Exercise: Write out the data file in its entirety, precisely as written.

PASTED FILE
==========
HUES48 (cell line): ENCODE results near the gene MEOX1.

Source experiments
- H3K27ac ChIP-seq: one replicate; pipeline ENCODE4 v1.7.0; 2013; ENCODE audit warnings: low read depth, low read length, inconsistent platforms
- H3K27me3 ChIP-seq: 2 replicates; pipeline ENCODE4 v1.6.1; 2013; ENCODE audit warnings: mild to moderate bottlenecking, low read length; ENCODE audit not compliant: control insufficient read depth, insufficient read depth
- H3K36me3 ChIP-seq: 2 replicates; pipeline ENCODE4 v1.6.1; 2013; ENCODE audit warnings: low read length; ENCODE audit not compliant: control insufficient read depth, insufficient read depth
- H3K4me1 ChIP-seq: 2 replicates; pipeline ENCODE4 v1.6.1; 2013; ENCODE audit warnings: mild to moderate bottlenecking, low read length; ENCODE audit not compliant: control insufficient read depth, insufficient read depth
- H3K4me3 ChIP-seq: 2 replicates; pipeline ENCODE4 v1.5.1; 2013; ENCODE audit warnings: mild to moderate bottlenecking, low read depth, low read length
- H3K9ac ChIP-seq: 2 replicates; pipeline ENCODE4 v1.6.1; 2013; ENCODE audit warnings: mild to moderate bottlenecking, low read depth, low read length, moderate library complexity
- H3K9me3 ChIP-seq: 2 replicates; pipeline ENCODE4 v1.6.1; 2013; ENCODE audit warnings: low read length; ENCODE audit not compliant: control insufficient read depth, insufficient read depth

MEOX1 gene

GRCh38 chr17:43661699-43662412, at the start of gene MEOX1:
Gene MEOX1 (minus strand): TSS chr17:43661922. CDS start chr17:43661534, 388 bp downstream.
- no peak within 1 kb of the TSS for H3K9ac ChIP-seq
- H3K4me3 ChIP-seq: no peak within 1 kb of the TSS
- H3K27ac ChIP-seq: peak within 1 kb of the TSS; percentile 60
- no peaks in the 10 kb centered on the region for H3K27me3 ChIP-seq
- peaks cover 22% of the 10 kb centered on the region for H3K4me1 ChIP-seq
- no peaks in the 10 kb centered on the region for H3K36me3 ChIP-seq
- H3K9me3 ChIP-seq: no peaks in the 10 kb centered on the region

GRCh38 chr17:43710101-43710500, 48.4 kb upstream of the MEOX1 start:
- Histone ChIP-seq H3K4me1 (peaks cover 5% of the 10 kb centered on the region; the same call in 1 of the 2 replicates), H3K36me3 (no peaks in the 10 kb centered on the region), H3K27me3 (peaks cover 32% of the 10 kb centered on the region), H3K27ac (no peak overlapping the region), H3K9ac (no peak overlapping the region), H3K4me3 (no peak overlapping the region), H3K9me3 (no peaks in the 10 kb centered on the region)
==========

HUES48 (cell line): ENCODE results near the gene MEOX1.

Source experiments
- H3K27ac ChIP-seq: one replicate; pipeline ENCODE4 v1.7.0; 2013; ENCODE audit warnings: low read depth, low read length, inconsistent platforms
- H3K27me3 ChIP-seq: 2 replicates; pipeline ENCODE4 v1.6.1; 2013; ENCODE audit warnings: mild to moderate bottlenecking, low read length; ENCODE audit not compliant: control insufficient read depth, insufficient read depth
- H3K36me3 ChIP-seq: 2 replicates; pipeline ENCODE4 v1.6.1; 2013; ENCODE audit warnings: low read length; ENCODE audit not compliant: control insufficient read depth, insufficient read depth
- H3K4me1 ChIP-seq: 2 replicates; pipeline ENCODE4 v1.6.1; 2013; ENCODE audit warnings: mild to moderate bottlenecking, low read length; ENCODE audit not compliant: control insufficient read depth, insufficient read depth
- H3K4me3 ChIP-seq: 2 replicates; pipeline ENCODE4 v1.5.1; 2013; ENCODE audit warnings: mild to moderate bottlenecking, low read depth, low read length
- H3K9ac ChIP-seq: 2 replicates; pipeline ENCODE4 v1.6.1; 2013; ENCODE audit warnings: mild to moderate bottlenecking, low read depth, low read length, moderate library complexity
- H3K9me3 ChIP-seq: 2 replicates; pipeline ENCODE4 v1.6.1; 2013; ENCODE audit warnings: low read length; ENCODE audit not compliant: control insufficient read depth, insufficient read depth

MEOX1 gene

GRCh38 chr17:43661699-43662412, at the start of gene MEOX1:
Gene MEOX1 (minus strand): TSS chr17:43661922. CDS start chr17:43661534, 388 bp downstream.
- no peak within 1 kb of the TSS for H3K9ac ChIP-seq
- H3K4me3 ChIP-seq: no peak within 1 kb of the TSS
- H3K27ac ChIP-seq: peak within 1 kb of the TSS; percentile 60
- no peaks in the 10 kb centered on the region for H3K27me3 ChIP-seq
- peaks cover 22% of the 10 kb centered on the region for H3K4me1 ChIP-seq
- no peaks in the 10 kb centered on the region for H3K36me3 ChIP-seq
- H3K9me3 ChIP-seq: no peaks in the 10 kb centered on the region

GRCh38 chr17:43710101-43710500, 48.4 kb upstream of the MEOX1 start:
- Histone ChIP-seq H3K4me1 (peaks cover 5% of the 10 kb centered on the region; the same call in 1 of the 2 replicates), H3K36me3 (no peaks in the 10 kb centered on the region), H3K27me3 (peaks cover 32% of the 10 kb centered on the region), H3K27ac (no peak overlapping the region), H3K9ac (no peak overlapping the region), H3K4me3 (no peak overlapping the region), H3K9me3 (no peaks in the 10 kb centered on the region)